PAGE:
“The Word (Logos) became flesh and made His dwelling among us” (John 1:14, TNIV).
A mixture of culture and history has softened one of the most subversive sentences in the New Testament. The cultural gap between the world of Jesus and Paul and today’s world of Bush and Bono is one that needs to be constantly considered. The waters of culture and history need to be navigated carefully so we can, as communities, imagine the possible intention behind the words of Paul, John, Mark, Timothy and others.
The world of the New Testament was as complex as the streets of New York or perhaps more applicable, the streets of Baghdad. Agendas, ideas and perspectives were all jostling for influence. The scenario was one of occupation with many different responses to the occupiers—from those that prospered from the situation to those that today we would call insurgents. In this milieu of voices we can, at the risk of over generalization, distinguish two influential worldviews, the Jewish and the Greek. Though there were many variances of each and combinations of the two, within the two worldviews are held the dominant ideas that shaped the New Testament landscape.
So, how would the beginning of John’s gospel be interpreted by these two paradigms? Both would center on John’s deliberate and provocative use of the word Logos. This has been translated into English as “Word,” yet it had much more depth for the Jewish or Greek reader. To the Jew, Logos referred to the spoken word of God, which created the heavens and the earth, the all-powerful active word, considered with awe and importantly fear. Logos is the means by which God’s presence interacts with creation, perhaps best summed up by the phrase “divine expression.” One of the significant aspects about the definition of Logos for the Jew was that Logos is categorically different to humanity; indeed to encounter Logos would mean certain death.
For the philosophical Greek, Logos referred to the impersonal force at the center of the universe. This entity is a non-physical form that is perfect, therefore, to the Greek opposite to all physical life. So to the Greek and Jew, the word Logos carried within its definition the idea of being the opposite of humanity, specifically in being not physical. In this context, the beginning of John comes to life.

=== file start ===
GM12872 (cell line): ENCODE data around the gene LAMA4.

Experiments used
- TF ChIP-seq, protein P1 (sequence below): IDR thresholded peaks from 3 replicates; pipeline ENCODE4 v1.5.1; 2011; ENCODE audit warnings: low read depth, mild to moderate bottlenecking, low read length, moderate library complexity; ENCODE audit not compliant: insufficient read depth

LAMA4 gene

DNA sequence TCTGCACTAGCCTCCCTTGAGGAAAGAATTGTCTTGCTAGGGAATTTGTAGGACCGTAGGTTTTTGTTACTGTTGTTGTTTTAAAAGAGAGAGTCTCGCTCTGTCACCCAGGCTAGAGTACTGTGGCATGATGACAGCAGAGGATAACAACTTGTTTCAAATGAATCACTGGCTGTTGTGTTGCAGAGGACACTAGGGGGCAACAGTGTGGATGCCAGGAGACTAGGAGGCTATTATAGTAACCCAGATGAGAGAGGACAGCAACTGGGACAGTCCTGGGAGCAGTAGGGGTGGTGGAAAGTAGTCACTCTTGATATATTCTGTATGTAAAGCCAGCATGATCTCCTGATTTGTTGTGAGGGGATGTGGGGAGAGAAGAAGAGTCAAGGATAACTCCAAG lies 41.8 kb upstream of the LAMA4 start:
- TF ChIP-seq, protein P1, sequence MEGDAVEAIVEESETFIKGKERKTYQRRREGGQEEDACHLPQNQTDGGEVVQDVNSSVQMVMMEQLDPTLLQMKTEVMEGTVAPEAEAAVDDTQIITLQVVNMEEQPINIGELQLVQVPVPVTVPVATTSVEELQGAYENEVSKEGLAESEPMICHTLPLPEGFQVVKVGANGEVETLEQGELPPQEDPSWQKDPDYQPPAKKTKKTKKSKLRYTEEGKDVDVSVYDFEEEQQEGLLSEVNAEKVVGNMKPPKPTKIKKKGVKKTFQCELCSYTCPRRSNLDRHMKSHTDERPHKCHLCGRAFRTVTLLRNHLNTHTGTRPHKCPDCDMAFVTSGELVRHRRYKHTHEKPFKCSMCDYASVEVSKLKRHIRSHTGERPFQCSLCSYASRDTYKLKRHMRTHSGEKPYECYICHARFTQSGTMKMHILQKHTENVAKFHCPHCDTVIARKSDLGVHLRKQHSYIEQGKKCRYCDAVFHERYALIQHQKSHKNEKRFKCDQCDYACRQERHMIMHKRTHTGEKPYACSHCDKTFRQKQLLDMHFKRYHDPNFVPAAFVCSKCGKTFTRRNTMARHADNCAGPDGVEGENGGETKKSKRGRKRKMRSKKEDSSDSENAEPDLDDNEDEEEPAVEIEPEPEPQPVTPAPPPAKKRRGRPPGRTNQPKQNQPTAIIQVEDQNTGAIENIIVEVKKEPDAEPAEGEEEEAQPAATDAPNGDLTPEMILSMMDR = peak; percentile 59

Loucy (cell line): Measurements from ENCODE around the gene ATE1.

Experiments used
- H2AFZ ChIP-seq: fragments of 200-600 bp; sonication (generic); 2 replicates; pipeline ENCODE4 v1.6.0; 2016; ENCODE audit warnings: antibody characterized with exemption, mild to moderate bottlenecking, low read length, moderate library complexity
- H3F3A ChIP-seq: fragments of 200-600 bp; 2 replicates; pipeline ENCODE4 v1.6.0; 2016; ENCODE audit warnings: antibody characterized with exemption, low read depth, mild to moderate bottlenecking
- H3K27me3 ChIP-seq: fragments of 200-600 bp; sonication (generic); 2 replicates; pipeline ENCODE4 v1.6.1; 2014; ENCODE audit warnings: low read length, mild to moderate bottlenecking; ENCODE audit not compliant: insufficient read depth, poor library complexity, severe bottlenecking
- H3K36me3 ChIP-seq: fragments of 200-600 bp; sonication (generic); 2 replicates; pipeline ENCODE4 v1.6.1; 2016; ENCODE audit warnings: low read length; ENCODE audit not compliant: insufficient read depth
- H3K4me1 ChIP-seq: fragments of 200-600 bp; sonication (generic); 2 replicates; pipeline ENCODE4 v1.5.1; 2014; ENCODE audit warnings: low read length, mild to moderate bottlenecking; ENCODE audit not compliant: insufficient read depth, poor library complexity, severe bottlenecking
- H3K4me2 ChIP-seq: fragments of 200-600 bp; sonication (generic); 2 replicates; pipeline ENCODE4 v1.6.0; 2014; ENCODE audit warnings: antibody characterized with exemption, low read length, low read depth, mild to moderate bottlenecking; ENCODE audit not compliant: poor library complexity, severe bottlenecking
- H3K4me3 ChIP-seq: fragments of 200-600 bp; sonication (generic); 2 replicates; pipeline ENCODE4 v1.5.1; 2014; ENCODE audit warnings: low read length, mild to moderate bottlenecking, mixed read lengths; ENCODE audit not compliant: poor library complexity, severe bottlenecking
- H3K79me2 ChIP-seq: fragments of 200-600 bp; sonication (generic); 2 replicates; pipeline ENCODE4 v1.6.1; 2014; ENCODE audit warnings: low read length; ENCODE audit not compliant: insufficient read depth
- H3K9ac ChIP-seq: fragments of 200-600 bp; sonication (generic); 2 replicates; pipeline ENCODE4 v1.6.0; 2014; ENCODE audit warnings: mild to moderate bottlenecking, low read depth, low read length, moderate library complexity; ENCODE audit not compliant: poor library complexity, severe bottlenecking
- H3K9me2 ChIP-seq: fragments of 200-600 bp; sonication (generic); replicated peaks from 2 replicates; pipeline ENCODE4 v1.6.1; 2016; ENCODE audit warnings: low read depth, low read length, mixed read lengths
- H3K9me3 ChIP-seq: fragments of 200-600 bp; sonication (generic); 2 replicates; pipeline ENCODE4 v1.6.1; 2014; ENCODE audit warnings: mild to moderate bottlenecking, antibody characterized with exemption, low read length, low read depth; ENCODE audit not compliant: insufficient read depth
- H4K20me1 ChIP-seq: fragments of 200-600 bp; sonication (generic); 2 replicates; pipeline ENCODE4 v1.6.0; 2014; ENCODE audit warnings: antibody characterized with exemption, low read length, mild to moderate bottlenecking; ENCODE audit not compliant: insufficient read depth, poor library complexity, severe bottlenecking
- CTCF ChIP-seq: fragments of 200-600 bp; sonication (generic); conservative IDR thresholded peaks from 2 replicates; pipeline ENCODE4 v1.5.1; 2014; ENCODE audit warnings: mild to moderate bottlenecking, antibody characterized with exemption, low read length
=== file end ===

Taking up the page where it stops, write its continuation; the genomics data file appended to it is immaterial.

When John writes “the logos became flesh,” both the Greek and the Jew would have wiped their eyes, perhaps swore to themselves and read and re-read the sentence. John struck at the heart of the two reigning worldviews and in one sentence undermined both of them, essentially by saying that the “divine expression,” the “impersonal force” has become human, has taken a real physical form. That sentence in the context of the two dominant perspectives was literally nonsense, causing the reader a mixture of confusion, offence and perhaps a deep inquisitiveness.
John’s sentence effectively echoes Paul’s definition of the gospel as being a “foolishness to the Greeks” and a “stumbling block to the Jews.” The sentence was an invitation to the audience, inviting the reader to suspend all that they knew to be true and delve into recent events surrounding the story of Jesus of Nazareth whose birth, life and death have ushered in a new reality.
John subverted the contemporary worldview in a poetic and powerful way choosing to do so in a manner that redeemed existing ideas, redefining instead of replacing. We, as witnesses to same gospel, are invited to follow John’s lead. As we engage with culture, we walk into areas of influence such as the music industry, education, government, Hollywood and others, bringing our subversive lives and ideas that redefine concepts such as sexuality, wealth, hope, success and entertainment. As we subvert, we bear witness to an alternative reality: the kingdom of God that both embraces and transforms all it touches.